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Norfolk D-Day veterans hailed at Bayeux Cathedral

PUBLISHED: 20:38 06 June 2018 | UPDATED: 16:01 07 June 2018

Normandy veteran, David Woodrow, second left, sits in the stone seat at Bayeux Cathedral where he sat 74 years ago on the day after D-Day. With him are other members of the Norwich and District Normandy Veterans Association,  Jimmy Roberts, left, Andy Wright, and veteran Len Fox. Picture: DENISE BRADLEY

Normandy veteran, David Woodrow, second left, sits in the stone seat at Bayeux Cathedral where he sat 74 years ago on the day after D-Day. With him are other members of the Norwich and District Normandy Veterans Association, Jimmy Roberts, left, Andy Wright, and veteran Len Fox. Picture: DENISE BRADLEY

Copyright: Archant 2018

They are a dwindling brigade of old soldiers, but the Normandy veterans - including those from Norfolk and Suffolk - cross the Channel again every year to mark the day the tide was turned against the Nazis.

Veterans Len Fox, seated, and David Woodrow, second right, of the Norwich and District Normandy Veterans Association at the Royal British Legion Service at Bayeux Cathedral. Picture: DENISE BRADLEYVeterans Len Fox, seated, and David Woodrow, second right, of the Norwich and District Normandy Veterans Association at the Royal British Legion Service at Bayeux Cathedral. Picture: DENISE BRADLEY

When Len Fox first saw the beach at Arromanches on the morning of June 6, 1944, it was a million miles away from the gentle French seaside town it is today: it was, he said, “sheer hell”.

“I was 19 and had never been away from home,” said Len, a member of the Norwich and District Normandy Veterans’ Association, “I didn’t know if I’d live to see another day. The shore was red with blood. I was terrified, but I was one of the lucky ones. The real heroes are the lads buried in the cemeteries here. That’s why I come back. For them.”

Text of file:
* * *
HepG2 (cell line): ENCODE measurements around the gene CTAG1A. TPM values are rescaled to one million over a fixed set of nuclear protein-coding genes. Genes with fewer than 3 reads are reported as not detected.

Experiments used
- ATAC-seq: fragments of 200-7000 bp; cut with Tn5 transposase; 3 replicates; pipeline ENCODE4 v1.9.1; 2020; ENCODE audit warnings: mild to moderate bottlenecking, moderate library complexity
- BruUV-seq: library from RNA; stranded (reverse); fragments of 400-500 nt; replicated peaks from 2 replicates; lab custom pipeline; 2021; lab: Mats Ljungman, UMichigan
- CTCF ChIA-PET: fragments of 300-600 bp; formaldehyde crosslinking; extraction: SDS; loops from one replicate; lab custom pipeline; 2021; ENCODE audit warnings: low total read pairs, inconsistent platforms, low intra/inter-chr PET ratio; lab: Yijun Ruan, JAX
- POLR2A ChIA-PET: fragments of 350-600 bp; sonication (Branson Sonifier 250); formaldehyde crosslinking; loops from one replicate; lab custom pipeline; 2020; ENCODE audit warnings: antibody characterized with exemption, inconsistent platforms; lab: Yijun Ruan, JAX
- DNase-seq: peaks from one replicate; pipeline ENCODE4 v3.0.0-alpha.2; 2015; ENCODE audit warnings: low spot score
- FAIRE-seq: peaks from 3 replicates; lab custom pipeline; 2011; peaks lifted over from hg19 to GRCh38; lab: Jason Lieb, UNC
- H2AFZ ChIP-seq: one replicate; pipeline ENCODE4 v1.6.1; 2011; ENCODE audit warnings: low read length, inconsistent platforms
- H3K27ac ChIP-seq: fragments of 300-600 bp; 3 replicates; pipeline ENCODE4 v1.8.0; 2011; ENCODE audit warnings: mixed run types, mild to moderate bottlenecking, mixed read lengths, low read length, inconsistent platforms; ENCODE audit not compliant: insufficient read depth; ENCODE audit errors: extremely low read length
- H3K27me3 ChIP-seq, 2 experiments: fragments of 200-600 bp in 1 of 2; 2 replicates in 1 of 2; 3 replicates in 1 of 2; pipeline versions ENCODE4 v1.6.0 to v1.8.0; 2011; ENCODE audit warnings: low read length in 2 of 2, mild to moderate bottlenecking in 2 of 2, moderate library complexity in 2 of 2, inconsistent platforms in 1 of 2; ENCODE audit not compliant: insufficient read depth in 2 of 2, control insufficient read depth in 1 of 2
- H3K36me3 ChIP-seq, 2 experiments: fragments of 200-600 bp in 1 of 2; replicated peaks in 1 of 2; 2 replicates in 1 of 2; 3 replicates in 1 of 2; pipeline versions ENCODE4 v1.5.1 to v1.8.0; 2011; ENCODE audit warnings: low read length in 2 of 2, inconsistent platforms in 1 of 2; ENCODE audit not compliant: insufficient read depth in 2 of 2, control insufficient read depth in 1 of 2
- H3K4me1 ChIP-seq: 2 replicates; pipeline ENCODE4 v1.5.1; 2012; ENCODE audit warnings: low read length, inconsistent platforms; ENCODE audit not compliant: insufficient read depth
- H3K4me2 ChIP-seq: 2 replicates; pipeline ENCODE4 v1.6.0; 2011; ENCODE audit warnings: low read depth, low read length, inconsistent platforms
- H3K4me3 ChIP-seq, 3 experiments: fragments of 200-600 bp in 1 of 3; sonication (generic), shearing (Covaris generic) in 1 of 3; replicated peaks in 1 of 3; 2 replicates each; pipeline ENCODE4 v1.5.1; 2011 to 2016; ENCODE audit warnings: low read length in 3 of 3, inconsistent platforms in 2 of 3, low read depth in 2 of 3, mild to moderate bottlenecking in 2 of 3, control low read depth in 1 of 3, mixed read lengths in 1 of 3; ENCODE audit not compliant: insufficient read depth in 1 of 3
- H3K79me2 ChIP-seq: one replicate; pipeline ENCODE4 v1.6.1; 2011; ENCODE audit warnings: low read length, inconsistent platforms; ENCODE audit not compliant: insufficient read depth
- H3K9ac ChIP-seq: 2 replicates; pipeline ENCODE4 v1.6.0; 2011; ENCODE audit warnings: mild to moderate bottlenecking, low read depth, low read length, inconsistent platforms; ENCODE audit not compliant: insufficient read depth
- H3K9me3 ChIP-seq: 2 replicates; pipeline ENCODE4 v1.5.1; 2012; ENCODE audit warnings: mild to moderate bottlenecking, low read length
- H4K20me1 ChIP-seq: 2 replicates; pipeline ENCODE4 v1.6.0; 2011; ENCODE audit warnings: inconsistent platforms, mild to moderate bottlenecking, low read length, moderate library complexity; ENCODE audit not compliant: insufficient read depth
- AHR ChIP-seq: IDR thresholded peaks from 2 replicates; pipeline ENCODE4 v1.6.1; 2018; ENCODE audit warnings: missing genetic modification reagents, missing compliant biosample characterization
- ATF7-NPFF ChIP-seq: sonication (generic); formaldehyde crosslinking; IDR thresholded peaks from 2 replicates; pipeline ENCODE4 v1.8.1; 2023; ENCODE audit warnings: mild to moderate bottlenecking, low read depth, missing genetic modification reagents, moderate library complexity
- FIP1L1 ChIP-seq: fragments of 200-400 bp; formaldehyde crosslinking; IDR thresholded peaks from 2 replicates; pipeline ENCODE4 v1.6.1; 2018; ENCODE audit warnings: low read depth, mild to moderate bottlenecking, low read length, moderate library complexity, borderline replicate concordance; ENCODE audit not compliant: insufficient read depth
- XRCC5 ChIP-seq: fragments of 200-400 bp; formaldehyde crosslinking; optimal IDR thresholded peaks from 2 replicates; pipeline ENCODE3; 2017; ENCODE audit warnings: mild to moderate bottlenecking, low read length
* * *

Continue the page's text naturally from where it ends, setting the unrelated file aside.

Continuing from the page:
Five of the region’s veterans - Jack Woods, Harry Bowdery, David Woodrow, Alan King and Len - travelled to Normandy this week to return to the beaches, cemeteries and villages of northern France where they fought and where sacrifices and memories were made.

David, Alan and Len attended services at Bayeux Cathedral and cemetery yesterday, servicemen shoulder-to-shoulder at the Royal British Legion event 74 years after the Allied forces launched a combined naval, air and land assault on Nazi-occupied Europe. Bayeux was the first town to be liberated from Nazi occupation following the D-Day landings.

Veterans Len Fox, front, and David Woodrow, second left, of the Norwich and District Normandy Veterans Association at the Royal British Legion Service at Bayeux Cathedral. Picture: DENISE BRADLEYVeterans Len Fox, front, and David Woodrow, second left, of the Norwich and District Normandy Veterans Association at the Royal British Legion Service at Bayeux Cathedral. Picture: DENISE BRADLEY

The veterans later attended a service at Bayeux Cemetery which bears the names of more than 4,100 of the Commonwealth land forces, including many British, who died in the Second World War.

There are also more than 500 war graves of other nationalities, the majority German and more than 338 unidentified men who died during the conflict also rest at the cemetery.

Afterwards the veterans reunited at a special set of ceremonies in Arromanches, known to the Allies as Sword Beach in 1944, one of five invasion beaches where 156,000 Allied trrops landed in 1944.

After being applauded by crowds and thanked for their bravery, the men all took a moment to reflect on a conflict that left so many of their friends lying beneath Normandy soil: “We come back because we need to make sure that no one ever forgets what happened,” said Jack, “not one of those we lost can ever be forgotten.”

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